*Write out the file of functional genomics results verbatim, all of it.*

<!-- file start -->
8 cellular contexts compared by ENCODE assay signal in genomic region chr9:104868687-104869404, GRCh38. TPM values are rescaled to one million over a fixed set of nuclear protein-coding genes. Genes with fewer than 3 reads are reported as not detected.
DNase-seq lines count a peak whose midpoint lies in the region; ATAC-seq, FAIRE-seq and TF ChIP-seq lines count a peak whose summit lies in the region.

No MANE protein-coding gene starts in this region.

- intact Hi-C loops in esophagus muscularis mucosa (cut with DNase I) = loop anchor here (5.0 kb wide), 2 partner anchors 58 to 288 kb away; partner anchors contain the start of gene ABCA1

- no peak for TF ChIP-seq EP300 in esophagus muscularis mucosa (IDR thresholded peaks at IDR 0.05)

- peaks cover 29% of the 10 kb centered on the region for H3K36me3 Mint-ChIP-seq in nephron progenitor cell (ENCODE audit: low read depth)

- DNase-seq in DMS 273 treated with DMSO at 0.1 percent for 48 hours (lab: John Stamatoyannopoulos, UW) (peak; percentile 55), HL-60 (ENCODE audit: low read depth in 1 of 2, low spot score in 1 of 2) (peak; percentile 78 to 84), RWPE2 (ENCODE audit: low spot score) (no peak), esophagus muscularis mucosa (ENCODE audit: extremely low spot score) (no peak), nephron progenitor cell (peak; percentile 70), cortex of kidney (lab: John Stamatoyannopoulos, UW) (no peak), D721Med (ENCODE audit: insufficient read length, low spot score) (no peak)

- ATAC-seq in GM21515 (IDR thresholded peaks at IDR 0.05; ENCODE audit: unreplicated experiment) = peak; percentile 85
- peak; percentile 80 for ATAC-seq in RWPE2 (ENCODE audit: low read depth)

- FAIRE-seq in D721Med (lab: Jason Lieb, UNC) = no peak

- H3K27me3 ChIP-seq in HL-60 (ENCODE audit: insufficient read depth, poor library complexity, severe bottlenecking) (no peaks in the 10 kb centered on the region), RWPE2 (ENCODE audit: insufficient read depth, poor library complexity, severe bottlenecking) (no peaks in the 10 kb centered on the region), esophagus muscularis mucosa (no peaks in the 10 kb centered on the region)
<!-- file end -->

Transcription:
8 cellular contexts compared by ENCODE assay signal in genomic region chr9:104868687-104869404, GRCh38. TPM values are rescaled to one million over a fixed set of nuclear protein-coding genes. Genes with fewer than 3 reads are reported as not detected.
DNase-seq lines count a peak whose midpoint lies in the region; ATAC-seq, FAIRE-seq and TF ChIP-seq lines count a peak whose summit lies in the region.

No MANE protein-coding gene starts in this region.

- intact Hi-C loops in esophagus muscularis mucosa (cut with DNase I) = loop anchor here (5.0 kb wide), 2 partner anchors 58 to 288 kb away; partner anchors contain the start of gene ABCA1

- no peak for TF ChIP-seq EP300 in esophagus muscularis mucosa (IDR thresholded peaks at IDR 0.05)

- peaks cover 29% of the 10 kb centered on the region for H3K36me3 Mint-ChIP-seq in nephron progenitor cell (ENCODE audit: low read depth)

- DNase-seq in DMS 273 treated with DMSO at 0.1 percent for 48 hours (lab: John Stamatoyannopoulos, UW) (peak; percentile 55), HL-60 (ENCODE audit: low read depth in 1 of 2, low spot score in 1 of 2) (peak; percentile 78 to 84), RWPE2 (ENCODE audit: low spot score) (no peak), esophagus muscularis mucosa (ENCODE audit: extremely low spot score) (no peak), nephron progenitor cell (peak; percentile 70), cortex of kidney (lab: John Stamatoyannopoulos, UW) (no peak), D721Med (ENCODE audit: insufficient read length, low spot score) (no peak)

- ATAC-seq in GM21515 (IDR thresholded peaks at IDR 0.05; ENCODE audit: unreplicated experiment) = peak; percentile 85
- peak; percentile 80 for ATAC-seq in RWPE2 (ENCODE audit: low read depth)

- FAIRE-seq in D721Med (lab: Jason Lieb, UNC) = no peak

- H3K27me3 ChIP-seq in HL-60 (ENCODE audit: insufficient read depth, poor library complexity, severe bottlenecking) (no peaks in the 10 kb centered on the region), RWPE2 (ENCODE audit: insufficient read depth, poor library complexity, severe bottlenecking) (no peaks in the 10 kb centered on the region), esophagus muscularis mucosa (no peaks in the 10 kb centered on the region)